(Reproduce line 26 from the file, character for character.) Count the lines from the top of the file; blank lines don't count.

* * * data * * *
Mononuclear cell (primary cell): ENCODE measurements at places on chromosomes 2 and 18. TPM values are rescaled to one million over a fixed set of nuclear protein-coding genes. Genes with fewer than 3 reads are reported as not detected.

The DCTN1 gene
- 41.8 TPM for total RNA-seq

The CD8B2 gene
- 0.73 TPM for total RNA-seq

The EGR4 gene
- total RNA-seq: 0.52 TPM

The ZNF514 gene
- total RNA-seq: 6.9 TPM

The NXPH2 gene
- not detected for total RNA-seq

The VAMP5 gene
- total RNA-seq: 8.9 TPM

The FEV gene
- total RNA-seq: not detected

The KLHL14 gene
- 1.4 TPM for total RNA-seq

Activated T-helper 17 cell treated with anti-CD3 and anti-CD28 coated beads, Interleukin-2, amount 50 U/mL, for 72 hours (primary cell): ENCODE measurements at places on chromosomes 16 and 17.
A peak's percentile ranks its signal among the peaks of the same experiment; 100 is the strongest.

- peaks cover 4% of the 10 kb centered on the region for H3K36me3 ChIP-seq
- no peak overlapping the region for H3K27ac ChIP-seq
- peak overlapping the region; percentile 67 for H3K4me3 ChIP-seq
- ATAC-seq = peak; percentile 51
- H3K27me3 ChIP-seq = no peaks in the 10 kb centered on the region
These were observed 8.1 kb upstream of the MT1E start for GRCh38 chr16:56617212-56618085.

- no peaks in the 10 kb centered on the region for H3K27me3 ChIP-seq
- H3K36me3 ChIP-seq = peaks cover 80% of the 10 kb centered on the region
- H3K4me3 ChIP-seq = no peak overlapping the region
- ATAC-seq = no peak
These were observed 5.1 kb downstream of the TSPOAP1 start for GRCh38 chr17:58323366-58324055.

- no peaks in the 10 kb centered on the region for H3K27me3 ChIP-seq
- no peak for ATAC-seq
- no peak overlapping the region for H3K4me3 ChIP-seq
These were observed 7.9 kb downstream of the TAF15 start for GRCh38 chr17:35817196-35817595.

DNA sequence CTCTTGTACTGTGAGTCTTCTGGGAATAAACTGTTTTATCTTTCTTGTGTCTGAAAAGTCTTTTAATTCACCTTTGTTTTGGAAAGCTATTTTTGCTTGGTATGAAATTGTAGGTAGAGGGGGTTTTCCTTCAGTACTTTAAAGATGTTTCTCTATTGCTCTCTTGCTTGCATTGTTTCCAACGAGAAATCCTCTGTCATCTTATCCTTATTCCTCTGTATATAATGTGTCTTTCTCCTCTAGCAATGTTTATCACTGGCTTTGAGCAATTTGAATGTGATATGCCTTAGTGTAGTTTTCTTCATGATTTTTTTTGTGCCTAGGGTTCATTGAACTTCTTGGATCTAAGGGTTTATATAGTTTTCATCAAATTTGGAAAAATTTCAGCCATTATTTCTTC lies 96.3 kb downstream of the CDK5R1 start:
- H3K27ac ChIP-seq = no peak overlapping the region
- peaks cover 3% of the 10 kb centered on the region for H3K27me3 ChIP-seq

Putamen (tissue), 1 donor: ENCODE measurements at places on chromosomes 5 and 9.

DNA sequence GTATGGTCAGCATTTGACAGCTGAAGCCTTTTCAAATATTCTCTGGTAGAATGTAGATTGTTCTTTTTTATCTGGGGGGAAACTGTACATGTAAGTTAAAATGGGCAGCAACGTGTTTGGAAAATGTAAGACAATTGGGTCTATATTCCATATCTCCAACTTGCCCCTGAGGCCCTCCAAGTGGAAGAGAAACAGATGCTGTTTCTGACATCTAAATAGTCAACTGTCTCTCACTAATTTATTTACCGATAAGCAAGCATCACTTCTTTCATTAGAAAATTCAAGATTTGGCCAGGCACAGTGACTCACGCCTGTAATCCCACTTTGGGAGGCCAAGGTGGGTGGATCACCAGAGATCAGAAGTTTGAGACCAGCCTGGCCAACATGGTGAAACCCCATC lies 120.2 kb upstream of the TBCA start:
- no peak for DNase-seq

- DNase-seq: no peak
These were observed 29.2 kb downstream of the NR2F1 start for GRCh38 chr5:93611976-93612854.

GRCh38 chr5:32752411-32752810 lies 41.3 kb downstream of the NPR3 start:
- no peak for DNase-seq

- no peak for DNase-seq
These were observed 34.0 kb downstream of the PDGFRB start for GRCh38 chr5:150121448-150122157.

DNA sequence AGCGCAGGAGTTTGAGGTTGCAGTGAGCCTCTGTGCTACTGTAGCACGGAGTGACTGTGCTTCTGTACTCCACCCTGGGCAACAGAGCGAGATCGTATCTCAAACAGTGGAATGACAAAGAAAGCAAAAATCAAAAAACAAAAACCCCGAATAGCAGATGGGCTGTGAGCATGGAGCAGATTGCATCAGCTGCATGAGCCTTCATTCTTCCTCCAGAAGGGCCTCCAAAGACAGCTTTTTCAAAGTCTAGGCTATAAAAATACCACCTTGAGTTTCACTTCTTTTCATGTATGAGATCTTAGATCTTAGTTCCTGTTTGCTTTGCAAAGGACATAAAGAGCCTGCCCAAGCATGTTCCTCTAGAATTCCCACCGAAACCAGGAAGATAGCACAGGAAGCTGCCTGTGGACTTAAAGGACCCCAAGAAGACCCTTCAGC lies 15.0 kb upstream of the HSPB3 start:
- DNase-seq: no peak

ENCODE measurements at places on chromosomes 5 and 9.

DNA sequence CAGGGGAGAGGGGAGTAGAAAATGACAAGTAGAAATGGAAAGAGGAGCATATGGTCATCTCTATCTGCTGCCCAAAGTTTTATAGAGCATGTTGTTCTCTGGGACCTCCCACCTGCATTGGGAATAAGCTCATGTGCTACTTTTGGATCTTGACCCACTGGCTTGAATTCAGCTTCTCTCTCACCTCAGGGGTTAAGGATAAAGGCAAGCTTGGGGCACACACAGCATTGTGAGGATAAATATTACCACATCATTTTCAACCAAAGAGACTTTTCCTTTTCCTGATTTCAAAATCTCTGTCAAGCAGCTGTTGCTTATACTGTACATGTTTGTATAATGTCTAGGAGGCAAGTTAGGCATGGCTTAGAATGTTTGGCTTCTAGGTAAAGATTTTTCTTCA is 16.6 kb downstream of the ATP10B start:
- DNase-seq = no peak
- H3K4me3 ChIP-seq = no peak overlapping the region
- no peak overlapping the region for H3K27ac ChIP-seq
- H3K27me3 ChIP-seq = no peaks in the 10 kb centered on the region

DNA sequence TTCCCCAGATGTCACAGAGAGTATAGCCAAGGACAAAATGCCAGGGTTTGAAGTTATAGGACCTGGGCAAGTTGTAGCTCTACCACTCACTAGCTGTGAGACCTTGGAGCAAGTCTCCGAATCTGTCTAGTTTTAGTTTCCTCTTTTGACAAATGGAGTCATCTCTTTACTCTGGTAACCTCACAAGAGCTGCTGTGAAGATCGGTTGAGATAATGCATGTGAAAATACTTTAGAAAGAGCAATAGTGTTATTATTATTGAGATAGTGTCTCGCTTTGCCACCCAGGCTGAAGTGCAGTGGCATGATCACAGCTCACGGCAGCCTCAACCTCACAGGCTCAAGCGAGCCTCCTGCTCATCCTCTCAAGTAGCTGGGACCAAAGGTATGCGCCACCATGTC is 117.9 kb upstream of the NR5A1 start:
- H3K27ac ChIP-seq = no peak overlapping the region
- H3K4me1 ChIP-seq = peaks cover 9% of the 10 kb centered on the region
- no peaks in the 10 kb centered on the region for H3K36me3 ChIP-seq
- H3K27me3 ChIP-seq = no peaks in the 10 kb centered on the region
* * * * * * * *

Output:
- no peaks in the 10 kb centered on the region for H3K27me3 ChIP-seq